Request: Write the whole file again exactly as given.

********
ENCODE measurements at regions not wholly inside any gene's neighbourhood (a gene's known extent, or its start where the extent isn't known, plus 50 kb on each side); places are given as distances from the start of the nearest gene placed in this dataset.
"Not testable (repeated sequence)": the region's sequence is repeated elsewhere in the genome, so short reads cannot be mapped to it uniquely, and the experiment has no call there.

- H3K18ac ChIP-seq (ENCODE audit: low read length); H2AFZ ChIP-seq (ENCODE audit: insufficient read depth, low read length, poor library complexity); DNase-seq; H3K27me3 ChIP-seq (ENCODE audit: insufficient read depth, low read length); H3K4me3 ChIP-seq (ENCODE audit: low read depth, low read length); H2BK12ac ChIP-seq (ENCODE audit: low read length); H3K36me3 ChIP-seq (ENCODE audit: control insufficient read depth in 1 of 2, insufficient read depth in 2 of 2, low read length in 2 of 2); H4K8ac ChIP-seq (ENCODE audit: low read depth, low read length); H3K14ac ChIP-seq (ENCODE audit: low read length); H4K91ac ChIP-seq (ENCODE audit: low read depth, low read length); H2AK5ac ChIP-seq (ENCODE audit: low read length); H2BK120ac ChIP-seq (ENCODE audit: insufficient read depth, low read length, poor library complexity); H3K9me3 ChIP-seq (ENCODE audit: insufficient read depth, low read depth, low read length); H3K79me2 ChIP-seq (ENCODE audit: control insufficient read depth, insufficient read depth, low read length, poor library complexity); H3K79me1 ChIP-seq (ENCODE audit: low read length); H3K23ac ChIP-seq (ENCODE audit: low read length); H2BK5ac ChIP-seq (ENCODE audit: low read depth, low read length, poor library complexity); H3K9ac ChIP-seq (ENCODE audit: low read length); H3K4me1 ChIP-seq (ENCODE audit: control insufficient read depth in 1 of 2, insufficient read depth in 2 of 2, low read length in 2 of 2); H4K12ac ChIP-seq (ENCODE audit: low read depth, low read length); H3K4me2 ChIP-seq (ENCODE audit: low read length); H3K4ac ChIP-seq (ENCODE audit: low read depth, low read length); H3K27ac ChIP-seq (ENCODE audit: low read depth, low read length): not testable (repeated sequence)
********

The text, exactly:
ENCODE measurements at regions not wholly inside any gene's neighbourhood (a gene's known extent, or its start where the extent isn't known, plus 50 kb on each side); places are given as distances from the start of the nearest gene placed in this dataset.
"Not testable (repeated sequence)": the region's sequence is repeated elsewhere in the genome, so short reads cannot be mapped to it uniquely, and the experiment has no call there.

- H3K18ac ChIP-seq (ENCODE audit: low read length); H2AFZ ChIP-seq (ENCODE audit: insufficient read depth, low read length, poor library complexity); DNase-seq; H3K27me3 ChIP-seq (ENCODE audit: insufficient read depth, low read length); H3K4me3 ChIP-seq (ENCODE audit: low read depth, low read length); H2BK12ac ChIP-seq (ENCODE audit: low read length); H3K36me3 ChIP-seq (ENCODE audit: control insufficient read depth in 1 of 2, insufficient read depth in 2 of 2, low read length in 2 of 2); H4K8ac ChIP-seq (ENCODE audit: low read depth, low read length); H3K14ac ChIP-seq (ENCODE audit: low read length); H4K91ac ChIP-seq (ENCODE audit: low read depth, low read length); H2AK5ac ChIP-seq (ENCODE audit: low read length); H2BK120ac ChIP-seq (ENCODE audit: insufficient read depth, low read length, poor library complexity); H3K9me3 ChIP-seq (ENCODE audit: insufficient read depth, low read depth, low read length); H3K79me2 ChIP-seq (ENCODE audit: control insufficient read depth, insufficient read depth, low read length, poor library complexity); H3K79me1 ChIP-seq (ENCODE audit: low read length); H3K23ac ChIP-seq (ENCODE audit: low read length); H2BK5ac ChIP-seq (ENCODE audit: low read depth, low read length, poor library complexity); H3K9ac ChIP-seq (ENCODE audit: low read length); H3K4me1 ChIP-seq (ENCODE audit: control insufficient read depth in 1 of 2, insufficient read depth in 2 of 2, low read length in 2 of 2); H4K12ac ChIP-seq (ENCODE audit: low read depth, low read length); H3K4me2 ChIP-seq (ENCODE audit: low read length); H3K4ac ChIP-seq (ENCODE audit: low read depth, low read length); H3K27ac ChIP-seq (ENCODE audit: low read depth, low read length): not testable (repeated sequence)